The weather’s warming, trees are in bloom, and the road is calling your name. It’s May — happy National Motorcycle Safety Month! Before you hit the open road, it’s important to be prepared. We’ve put together some vital safety tips for motorcycle drivers to keep in mind:

Dress for Success

In Massachusetts, both motorcycle drivers and passengers are required by law to wear helmets. And while motorcycle helmet laws differ from state to state, smart riders know that you should always wear one. But with so many helmets on the market, it can be hard to choose the right one. While all helmets sold in the US are required to meet Federal Motor Vehicle Safety Standards, some helmets are sold as novelty items and therefore do not meet these standards. Make sure your helmet is SNELL or DOT approved. It’s good to note that most helmets that comply with safety standards will weigh around three pounds.

Along with your helmet, you should always wear thick layers that cover your arms and legs. Try leather, which doesn’t only look cool, but will also protect you in case of an accident. Don’t forget to wear sturdy boots that cover your ankles, gloves, and eye protection to keep the bugs, dust, and whatever else you may encounter on the road out of your eyes. Be prepared for your ride by packing things like water, snacks and maps. It’s also a good idea to always have rain gear on board, just in case!

The Three-Minute Check

One of the most important things you should always do before a ride is a quick check to make sure your motorcycle is in working condition. The American Motorcycle Association came up with the acronym T-CLOCS to help riders remember what to do during this quick 3 minute check.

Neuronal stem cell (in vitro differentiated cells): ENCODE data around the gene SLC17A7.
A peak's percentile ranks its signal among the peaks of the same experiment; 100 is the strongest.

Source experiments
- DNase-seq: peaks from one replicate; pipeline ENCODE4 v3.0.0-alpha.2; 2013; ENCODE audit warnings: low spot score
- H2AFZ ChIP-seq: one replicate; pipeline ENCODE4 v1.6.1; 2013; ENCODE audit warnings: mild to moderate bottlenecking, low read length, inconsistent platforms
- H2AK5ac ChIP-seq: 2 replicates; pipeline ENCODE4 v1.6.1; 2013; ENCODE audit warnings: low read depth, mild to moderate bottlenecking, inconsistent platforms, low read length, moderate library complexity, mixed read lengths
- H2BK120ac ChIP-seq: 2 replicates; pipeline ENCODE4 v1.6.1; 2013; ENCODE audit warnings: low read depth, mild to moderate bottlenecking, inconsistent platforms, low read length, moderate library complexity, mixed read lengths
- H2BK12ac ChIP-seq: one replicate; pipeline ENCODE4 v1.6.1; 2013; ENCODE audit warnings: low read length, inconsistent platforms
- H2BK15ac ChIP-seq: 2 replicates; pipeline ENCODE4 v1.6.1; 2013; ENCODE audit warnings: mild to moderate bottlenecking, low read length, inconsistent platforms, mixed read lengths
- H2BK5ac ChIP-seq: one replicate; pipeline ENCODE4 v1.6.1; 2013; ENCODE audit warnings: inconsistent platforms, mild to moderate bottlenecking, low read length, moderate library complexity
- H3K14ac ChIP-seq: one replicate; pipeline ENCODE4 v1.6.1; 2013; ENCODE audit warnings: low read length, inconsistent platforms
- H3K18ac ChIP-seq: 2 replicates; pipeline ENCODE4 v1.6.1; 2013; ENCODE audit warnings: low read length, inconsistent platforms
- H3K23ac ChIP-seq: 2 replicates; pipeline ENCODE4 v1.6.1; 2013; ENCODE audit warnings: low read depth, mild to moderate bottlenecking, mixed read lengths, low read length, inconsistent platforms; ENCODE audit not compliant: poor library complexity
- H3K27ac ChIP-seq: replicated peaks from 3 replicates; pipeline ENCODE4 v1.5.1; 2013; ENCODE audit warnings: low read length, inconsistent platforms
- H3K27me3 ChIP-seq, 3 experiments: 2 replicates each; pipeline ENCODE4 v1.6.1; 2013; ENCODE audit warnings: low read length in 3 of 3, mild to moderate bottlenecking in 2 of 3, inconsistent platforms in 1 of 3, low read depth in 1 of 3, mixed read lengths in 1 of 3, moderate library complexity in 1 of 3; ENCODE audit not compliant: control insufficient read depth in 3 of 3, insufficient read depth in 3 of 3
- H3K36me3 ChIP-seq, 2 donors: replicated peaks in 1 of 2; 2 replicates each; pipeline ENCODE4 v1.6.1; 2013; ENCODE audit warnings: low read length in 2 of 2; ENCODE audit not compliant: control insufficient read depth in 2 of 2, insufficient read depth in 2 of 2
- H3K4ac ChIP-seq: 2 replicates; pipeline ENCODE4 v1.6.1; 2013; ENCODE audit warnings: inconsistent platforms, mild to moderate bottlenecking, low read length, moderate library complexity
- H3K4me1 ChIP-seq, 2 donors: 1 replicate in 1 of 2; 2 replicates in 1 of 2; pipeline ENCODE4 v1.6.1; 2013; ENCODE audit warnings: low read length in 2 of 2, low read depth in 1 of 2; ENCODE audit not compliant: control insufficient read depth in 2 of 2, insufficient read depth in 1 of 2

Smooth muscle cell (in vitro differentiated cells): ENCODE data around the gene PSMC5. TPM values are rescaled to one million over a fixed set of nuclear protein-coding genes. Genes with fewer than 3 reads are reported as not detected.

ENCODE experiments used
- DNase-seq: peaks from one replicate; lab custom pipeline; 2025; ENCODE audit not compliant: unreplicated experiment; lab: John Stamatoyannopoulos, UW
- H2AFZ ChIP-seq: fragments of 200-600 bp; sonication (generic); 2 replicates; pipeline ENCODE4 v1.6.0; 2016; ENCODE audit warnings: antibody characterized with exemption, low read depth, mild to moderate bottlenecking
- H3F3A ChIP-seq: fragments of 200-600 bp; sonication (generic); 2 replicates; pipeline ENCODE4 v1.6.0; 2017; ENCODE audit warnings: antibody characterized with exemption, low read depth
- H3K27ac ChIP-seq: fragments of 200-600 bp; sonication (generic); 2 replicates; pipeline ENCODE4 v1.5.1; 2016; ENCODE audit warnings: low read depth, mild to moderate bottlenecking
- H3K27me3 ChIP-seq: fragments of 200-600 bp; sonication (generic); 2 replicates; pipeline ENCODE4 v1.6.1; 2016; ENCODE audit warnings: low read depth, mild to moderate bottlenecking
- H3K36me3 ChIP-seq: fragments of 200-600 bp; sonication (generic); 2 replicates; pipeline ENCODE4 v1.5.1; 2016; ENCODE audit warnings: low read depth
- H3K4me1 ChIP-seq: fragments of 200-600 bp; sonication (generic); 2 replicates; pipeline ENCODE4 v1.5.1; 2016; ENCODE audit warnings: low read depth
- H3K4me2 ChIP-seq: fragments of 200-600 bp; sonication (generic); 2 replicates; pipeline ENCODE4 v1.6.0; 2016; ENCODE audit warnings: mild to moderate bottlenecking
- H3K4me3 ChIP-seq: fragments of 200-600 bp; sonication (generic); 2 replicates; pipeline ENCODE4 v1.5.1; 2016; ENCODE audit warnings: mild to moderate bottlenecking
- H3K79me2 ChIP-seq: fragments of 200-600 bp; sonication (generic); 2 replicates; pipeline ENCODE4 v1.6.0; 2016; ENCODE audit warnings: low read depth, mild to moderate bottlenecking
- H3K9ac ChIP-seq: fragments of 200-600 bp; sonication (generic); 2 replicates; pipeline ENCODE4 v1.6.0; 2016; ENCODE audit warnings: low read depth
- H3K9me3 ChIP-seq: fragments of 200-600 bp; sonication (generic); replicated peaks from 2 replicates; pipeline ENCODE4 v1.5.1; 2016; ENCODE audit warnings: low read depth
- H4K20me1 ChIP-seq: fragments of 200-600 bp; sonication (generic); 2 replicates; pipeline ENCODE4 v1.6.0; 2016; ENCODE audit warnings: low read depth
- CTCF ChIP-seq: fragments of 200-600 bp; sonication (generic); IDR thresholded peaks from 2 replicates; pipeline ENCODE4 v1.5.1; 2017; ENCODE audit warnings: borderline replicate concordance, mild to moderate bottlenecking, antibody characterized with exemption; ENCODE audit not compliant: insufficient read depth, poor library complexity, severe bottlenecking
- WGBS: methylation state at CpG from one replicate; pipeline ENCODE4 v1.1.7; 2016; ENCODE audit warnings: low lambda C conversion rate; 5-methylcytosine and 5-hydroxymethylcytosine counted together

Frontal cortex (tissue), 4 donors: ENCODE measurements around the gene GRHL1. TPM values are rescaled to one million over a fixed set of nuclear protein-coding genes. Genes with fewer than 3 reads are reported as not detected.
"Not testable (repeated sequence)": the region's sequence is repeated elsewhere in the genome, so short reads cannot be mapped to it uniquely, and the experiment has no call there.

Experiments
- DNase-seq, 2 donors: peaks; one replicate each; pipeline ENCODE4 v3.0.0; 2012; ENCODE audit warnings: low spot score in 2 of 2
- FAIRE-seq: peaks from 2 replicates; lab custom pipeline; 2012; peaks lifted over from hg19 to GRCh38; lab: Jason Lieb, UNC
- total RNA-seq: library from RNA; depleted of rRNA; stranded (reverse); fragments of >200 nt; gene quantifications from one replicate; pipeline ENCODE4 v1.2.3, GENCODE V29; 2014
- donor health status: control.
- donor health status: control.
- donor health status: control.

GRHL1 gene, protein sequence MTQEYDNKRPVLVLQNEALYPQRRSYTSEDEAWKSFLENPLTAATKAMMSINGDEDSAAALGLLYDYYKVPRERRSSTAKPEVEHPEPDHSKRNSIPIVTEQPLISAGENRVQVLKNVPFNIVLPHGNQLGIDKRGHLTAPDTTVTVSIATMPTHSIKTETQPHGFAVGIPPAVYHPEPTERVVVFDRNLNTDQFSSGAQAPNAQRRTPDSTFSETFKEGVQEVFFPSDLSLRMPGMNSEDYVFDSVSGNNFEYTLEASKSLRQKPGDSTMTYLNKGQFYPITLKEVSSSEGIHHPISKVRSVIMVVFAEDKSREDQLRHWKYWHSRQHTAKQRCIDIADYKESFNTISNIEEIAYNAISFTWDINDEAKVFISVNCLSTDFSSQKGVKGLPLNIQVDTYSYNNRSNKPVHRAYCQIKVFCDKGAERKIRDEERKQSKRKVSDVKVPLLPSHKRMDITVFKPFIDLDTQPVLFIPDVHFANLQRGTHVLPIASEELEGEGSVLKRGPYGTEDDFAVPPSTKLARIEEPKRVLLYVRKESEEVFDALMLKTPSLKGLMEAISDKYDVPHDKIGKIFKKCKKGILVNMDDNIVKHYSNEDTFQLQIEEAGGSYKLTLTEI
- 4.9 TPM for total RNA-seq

Start with your tires, which are one of the most important parts of your bike to check. In addition to checking for damage to your rims, spokes, and tread, make sure the air pressure is good in both tires. From there, check controls and cables to make sure that all levers and cables are working properly and that your brakes are responding correctly. Next comes lights. Just as you would with a car, make sure everything from your headlights to turn signals are working. This is a good time to check your horn, too!

Your bike needs both oil and fuel to run properly, so make sure to inspect your levels before going out for a ride. And don’t forget to check your reserves! The last thing you want is to get stranded because you thought you had extra gas. From there, you want to check your chassis to make sure that your suspension is properly adjusted. You can sit on your bike and gently rock it to make sure that things are moving smoothly and slowly. Last, examine your sidestand and centerstand. Make sure that they are not bent or cracked and that there is enough tension to keep your bike up.

Drive Defensively

Practice defensive driving by being aware of your surroundings. Remember, even if you see them, drivers may have trouble seeing you. Use your positioning to your advantage! Ride in the parts of lanes where you are most visible to drivers and other motorcycle riders and make sure to leave enough space between you and the vehicle in front of you. Knowing basic hand signals is also crucial. They can be used to indicate turning, stopping, or slowing down, in addition to things like a pointing out a hazard on the road. Lifehack has a great guide that explains common signals. Don’t forget to use your flashers along with hand signals whenever possible. And just as you would in a car, avoid distracted driving!

Driver Training

As with most things, the best way to get better with your motorcycle is to practice. Driver training is great for both new and veteran drivers. Check with your state’s DMV or RMV to find out what courses are available in your area. You should be able to find a course that fits your skill level. Note that in Massachusetts, you must either complete a Rider Education Program or an RMV road test to get your motorcycle license.

Update Your Insurance

Massachusetts requires that all motorcyclists have a minimum amount of liability insurance coverage. Just as you would with you car insurance, make sure to regularly check in with your motorcycle insurer to make sure everything is taken care of.

Need more advice on your motorcycle insurance? Give HIG a call today. We can help you find the best insurance to fit you and your bike’s needs!